Just as with any job, the interview for a job at a gallery is perhaps one of the most nerve-wrecking experiences an art-world hopeful can go through. As someone who has interviewed my fair share of prospective employees and interns, I can offer a bit of insight to prepare for your first step. Now, most of my recommendations and tips below apply to working at a for-profit contemporary art gallery showing international emerging artists.

What to Wear: Galleries are creative, professional environments. Most city, for-profit galleries are also extremely status-driven, so expect to impress with what you wear. Something slightly off-the-cuff is acceptable, as long as it’s executed well. And remember: you are going to sell high-end art, not car insurance. A stuffy two-piece suit from JC Penney is only acceptable if you wear it in a modern way, with amazing accessories. Also: spring for a $10 manicure and $20 blowout (or just take extra time on your hair that morning). We are a detail-oriented business and notice things such as dirty, chipped nails or split ends. Go here for a few outfit suggestions.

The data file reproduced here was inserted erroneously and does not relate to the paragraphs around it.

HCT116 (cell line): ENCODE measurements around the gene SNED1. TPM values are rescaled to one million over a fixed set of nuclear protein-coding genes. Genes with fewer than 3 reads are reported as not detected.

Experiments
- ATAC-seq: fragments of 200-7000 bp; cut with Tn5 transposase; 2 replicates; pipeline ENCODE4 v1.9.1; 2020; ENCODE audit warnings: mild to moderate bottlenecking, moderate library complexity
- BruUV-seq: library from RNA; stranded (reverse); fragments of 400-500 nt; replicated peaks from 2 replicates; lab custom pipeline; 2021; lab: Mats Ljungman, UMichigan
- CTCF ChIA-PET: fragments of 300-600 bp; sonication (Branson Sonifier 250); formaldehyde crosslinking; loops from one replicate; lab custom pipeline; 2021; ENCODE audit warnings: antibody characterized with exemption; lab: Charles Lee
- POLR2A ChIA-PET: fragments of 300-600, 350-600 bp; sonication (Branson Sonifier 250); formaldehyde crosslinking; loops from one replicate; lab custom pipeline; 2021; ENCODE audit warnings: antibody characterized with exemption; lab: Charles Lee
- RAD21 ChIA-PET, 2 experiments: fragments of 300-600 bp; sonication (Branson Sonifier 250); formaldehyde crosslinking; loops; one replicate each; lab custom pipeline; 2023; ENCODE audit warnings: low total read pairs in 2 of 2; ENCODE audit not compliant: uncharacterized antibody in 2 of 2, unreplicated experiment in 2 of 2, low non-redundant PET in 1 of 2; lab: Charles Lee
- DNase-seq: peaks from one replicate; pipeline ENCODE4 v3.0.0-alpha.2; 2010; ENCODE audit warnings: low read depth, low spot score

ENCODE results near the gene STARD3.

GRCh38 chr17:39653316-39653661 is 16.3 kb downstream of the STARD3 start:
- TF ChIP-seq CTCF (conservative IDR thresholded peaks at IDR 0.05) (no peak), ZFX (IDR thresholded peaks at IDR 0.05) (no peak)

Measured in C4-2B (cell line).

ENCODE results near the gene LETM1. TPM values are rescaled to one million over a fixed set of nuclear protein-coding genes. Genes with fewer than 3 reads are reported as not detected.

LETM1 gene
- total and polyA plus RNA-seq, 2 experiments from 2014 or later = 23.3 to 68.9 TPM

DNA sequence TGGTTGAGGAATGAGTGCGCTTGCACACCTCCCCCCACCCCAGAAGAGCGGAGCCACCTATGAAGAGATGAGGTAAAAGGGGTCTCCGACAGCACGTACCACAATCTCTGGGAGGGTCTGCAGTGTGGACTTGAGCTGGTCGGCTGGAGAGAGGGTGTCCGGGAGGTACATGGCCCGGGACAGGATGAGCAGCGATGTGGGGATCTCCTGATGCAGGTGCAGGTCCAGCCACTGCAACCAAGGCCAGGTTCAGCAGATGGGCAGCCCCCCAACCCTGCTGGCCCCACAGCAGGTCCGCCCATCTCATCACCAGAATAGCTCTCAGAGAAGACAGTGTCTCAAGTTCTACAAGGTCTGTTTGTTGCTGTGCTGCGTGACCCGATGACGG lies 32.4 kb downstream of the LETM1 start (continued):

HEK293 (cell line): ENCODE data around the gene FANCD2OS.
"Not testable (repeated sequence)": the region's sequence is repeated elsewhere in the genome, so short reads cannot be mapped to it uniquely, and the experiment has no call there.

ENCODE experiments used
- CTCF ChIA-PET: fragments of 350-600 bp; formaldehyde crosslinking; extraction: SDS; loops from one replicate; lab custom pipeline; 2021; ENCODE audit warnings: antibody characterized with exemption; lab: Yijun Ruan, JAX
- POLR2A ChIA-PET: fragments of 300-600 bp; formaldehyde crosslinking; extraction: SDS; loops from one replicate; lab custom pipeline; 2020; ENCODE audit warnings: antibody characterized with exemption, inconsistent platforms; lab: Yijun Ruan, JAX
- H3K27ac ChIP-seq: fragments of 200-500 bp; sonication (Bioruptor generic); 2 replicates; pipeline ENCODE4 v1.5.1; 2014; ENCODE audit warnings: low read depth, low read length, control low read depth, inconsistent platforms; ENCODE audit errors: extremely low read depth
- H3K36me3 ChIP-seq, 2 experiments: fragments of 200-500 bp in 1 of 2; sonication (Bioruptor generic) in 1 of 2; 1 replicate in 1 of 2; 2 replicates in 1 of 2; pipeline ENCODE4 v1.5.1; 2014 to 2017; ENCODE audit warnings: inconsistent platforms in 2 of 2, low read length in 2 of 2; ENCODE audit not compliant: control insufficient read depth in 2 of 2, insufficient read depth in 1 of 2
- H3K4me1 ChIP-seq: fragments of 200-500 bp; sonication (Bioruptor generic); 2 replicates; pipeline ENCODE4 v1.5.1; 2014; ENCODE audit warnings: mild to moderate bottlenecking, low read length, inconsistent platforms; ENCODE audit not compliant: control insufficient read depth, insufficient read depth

What to Bring: It should go without saying, but always, always, ALWAYS bring a copy of your resume, list of references, a notebook and pen, pre-prepared questions, and your daily planner. Bring a water bottle, too, just in case  you rescind my offer of water at the beginning and get sudden dry-mouth during the interview.